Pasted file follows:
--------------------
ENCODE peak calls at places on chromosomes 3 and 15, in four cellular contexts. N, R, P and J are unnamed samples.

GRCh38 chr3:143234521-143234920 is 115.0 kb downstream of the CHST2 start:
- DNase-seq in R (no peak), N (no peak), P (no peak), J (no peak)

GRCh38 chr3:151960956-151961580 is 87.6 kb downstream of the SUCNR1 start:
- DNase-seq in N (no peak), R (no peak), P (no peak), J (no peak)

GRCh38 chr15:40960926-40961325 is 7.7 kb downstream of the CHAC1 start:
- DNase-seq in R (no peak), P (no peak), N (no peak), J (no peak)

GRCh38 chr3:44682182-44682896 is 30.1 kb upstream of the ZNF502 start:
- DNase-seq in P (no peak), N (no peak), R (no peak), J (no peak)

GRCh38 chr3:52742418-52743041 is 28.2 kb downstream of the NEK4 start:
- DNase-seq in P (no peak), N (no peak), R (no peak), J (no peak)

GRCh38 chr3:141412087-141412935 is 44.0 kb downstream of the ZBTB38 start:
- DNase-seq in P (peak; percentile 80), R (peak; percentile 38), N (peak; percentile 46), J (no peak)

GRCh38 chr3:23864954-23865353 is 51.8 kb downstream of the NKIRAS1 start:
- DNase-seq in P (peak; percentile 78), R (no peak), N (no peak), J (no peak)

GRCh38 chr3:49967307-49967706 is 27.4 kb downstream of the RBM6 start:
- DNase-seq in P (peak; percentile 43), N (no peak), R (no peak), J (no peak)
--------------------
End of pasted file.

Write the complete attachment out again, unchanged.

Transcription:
ENCODE peak calls at places on chromosomes 3 and 15, in four cellular contexts. N, R, P and J are unnamed samples.

GRCh38 chr3:143234521-143234920 is 115.0 kb downstream of the CHST2 start:
- DNase-seq in R (no peak), N (no peak), P (no peak), J (no peak)

GRCh38 chr3:151960956-151961580 is 87.6 kb downstream of the SUCNR1 start:
- DNase-seq in N (no peak), R (no peak), P (no peak), J (no peak)

GRCh38 chr15:40960926-40961325 is 7.7 kb downstream of the CHAC1 start:
- DNase-seq in R (no peak), P (no peak), N (no peak), J (no peak)

GRCh38 chr3:44682182-44682896 is 30.1 kb upstream of the ZNF502 start:
- DNase-seq in P (no peak), N (no peak), R (no peak), J (no peak)

GRCh38 chr3:52742418-52743041 is 28.2 kb downstream of the NEK4 start:
- DNase-seq in P (no peak), N (no peak), R (no peak), J (no peak)

GRCh38 chr3:141412087-141412935 is 44.0 kb downstream of the ZBTB38 start:
- DNase-seq in P (peak; percentile 80), R (peak; percentile 38), N (peak; percentile 46), J (no peak)

GRCh38 chr3:23864954-23865353 is 51.8 kb downstream of the NKIRAS1 start:
- DNase-seq in P (peak; percentile 78), R (no peak), N (no peak), J (no peak)

GRCh38 chr3:49967307-49967706 is 27.4 kb downstream of the RBM6 start:
- DNase-seq in P (peak; percentile 43), N (no peak), R (no peak), J (no peak)